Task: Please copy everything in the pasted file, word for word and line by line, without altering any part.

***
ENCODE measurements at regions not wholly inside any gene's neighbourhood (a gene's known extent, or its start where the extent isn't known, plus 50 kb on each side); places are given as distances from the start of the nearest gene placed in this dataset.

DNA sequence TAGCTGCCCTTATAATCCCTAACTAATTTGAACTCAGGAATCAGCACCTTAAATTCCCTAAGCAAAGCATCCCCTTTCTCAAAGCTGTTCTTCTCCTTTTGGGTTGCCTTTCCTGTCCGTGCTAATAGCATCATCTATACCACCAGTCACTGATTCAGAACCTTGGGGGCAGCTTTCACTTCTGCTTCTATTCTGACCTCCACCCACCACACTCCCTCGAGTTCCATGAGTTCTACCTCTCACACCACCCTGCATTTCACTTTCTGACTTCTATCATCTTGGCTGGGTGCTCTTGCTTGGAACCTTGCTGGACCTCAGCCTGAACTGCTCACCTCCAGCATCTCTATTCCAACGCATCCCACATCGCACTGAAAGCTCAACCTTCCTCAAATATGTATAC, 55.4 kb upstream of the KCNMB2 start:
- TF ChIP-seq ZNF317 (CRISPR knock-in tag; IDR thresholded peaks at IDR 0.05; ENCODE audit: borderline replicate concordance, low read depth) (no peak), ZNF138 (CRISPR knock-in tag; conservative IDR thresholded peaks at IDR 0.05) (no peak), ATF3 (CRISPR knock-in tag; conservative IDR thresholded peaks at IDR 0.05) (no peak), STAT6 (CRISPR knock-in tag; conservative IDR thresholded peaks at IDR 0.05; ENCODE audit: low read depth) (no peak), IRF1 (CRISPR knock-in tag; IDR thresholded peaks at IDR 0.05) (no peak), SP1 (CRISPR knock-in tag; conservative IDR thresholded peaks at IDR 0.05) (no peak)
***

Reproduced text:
ENCODE measurements at regions not wholly inside any gene's neighbourhood (a gene's known extent, or its start where the extent isn't known, plus 50 kb on each side); places are given as distances from the start of the nearest gene placed in this dataset.

DNA sequence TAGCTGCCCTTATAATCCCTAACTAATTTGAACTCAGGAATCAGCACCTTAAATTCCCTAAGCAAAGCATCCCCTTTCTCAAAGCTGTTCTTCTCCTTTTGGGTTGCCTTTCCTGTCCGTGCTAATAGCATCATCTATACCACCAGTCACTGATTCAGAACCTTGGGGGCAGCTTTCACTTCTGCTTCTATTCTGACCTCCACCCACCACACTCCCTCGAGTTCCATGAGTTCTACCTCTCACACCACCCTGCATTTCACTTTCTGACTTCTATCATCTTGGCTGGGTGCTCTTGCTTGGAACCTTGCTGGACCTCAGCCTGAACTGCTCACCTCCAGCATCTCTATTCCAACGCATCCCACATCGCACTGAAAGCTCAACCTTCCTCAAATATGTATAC, 55.4 kb upstream of the KCNMB2 start:
- TF ChIP-seq ZNF317 (CRISPR knock-in tag; IDR thresholded peaks at IDR 0.05; ENCODE audit: borderline replicate concordance, low read depth) (no peak), ZNF138 (CRISPR knock-in tag; conservative IDR thresholded peaks at IDR 0.05) (no peak), ATF3 (CRISPR knock-in tag; conservative IDR thresholded peaks at IDR 0.05) (no peak), STAT6 (CRISPR knock-in tag; conservative IDR thresholded peaks at IDR 0.05; ENCODE audit: low read depth) (no peak), IRF1 (CRISPR knock-in tag; IDR thresholded peaks at IDR 0.05) (no peak), SP1 (CRISPR knock-in tag; conservative IDR thresholded peaks at IDR 0.05) (no peak)